It is not surprising that when test scores among the various states are compared, Hawai'i's ranking is consistently low. Languishing test scores reflect the absence of quality education in Hawai'i's public schools. That in turn reflects the absence of competent leadership in the school system.

Meanwhile, the rest of the world zooms forward technologically. Since our children are not acquiring the knowledge and skills that are being demanded increasingly in the emerging global high-tech economy, they are being condemned to a future of low-wage jobs.

Is that the legacy we want to leave to our children?

John Kawamoto

1959 VOTE


May 25 must have been the day for publication of letters containing misinformation and downright falsehoods about the Akaka bill. Messrs. Arakaki and Aghjayan repeat the myth that the 1959 vote on statehood should be interpreted as an implied relinquishment of Native Hawaiian claims to the lands stolen in 1893, or an endorsement of all things American, including unrestricted immigration from the Mainland.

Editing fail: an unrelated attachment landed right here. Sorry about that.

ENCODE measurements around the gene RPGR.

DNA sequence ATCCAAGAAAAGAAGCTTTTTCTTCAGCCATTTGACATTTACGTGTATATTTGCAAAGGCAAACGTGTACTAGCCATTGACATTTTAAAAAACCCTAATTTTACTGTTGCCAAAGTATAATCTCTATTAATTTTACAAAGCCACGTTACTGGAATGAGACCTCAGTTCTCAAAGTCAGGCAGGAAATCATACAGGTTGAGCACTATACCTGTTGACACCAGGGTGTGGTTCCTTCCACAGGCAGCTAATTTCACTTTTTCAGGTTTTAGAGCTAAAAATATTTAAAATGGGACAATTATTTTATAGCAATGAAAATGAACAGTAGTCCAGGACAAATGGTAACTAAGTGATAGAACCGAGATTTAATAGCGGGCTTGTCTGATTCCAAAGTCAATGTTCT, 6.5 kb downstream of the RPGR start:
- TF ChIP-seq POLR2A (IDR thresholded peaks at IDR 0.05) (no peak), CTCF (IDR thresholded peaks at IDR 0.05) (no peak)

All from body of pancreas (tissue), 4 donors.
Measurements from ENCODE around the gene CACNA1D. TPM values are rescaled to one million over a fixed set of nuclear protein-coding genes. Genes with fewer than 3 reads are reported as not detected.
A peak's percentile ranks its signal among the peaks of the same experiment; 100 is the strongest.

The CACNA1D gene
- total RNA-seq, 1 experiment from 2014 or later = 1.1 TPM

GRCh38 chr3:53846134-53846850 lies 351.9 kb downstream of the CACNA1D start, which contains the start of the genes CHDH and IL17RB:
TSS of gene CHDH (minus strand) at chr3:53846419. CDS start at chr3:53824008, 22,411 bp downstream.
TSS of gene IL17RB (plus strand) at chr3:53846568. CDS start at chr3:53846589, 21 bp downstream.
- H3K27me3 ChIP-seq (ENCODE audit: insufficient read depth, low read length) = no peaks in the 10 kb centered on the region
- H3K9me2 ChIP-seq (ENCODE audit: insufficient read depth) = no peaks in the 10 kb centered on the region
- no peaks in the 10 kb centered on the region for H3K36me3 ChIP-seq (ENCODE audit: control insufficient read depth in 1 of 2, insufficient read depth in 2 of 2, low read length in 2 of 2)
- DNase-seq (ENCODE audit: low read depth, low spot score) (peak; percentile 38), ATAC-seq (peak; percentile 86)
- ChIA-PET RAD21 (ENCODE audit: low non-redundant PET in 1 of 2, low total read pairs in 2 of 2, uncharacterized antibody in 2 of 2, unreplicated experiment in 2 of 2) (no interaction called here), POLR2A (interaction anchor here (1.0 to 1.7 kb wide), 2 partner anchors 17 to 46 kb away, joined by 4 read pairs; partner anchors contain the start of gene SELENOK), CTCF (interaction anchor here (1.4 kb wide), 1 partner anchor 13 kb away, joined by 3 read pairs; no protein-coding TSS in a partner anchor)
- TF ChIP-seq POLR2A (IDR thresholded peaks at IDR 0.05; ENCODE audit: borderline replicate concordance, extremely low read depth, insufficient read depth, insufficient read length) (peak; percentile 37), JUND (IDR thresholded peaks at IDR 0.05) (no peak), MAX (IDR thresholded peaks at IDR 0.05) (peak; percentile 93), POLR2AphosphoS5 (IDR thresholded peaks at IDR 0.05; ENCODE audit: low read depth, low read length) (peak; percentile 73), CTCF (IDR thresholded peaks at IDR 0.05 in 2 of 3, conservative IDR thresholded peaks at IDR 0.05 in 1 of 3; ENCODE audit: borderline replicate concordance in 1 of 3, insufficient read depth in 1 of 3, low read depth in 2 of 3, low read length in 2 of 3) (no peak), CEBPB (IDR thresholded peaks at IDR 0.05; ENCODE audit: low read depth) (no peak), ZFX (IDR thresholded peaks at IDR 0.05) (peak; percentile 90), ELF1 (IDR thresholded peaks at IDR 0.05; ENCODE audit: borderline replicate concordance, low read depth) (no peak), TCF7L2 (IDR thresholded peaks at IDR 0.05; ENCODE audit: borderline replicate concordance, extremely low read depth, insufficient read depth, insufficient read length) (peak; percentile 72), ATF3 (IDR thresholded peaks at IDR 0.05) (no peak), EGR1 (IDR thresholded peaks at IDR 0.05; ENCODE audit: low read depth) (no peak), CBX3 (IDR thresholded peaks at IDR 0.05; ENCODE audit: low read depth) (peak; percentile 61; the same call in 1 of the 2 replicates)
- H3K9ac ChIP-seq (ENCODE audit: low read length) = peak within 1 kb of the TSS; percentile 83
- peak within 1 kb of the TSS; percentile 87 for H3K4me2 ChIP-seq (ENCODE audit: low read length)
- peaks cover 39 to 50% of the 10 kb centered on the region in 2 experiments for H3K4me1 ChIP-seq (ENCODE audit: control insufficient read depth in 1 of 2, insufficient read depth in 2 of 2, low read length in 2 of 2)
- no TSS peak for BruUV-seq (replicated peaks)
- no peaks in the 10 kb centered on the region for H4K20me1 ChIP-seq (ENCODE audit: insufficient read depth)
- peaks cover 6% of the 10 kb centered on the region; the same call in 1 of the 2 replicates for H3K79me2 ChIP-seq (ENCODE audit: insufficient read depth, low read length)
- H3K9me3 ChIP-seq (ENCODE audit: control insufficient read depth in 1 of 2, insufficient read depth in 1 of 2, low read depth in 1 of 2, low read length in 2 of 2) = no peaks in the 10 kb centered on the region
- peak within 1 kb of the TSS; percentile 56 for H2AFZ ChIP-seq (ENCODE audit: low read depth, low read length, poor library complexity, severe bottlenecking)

The voters who opted for statehood rather than the status quo (there were no other choices, such as revocation of the illegal annexation in 1898) were simply rejecting continued status as a "territory/colony."

That vote did not come from the kindness of the U.S. Congress, but rather was necessary after the United Nations included Hawai'i in the long list of other colonies around the world that were entitled to self-determination.

Surely the voters in 1959 had no idea the U.S. federal courts would uphold assaults on the Kamehameha Schools, the Office of Hawaiian Affairs or the Department of Hawaiian Home Lands.

Following the influx of population since 1959, it would be highly unfair to allow the voters in general to decide the fate of ceded lands and other entitlements stolen from the kingdom of Hawai'i and its citizens. Thirty thousand Hawaiians signed petitions objecting to annexation, but their rights and desires were ignored and denied by the minority.

This is a stain on the fabric of society in the Aloha State, which the Akaka bill could only begin to cleanse and redress.

Bee Lee



I recently began working downtown, where it is glaringly evident that there is a lack of public restroom facilities. Though I haven't witnessed this, it can be surmised that water features are being used as toilets.

I am aware that a law was passed banning public urination. It is ridiculous in the extreme to think legislation will cause bodily function to cease. A portion of Honolulu residents is homeless. It is dehumanizing to force these citizens to eliminate waste publicly.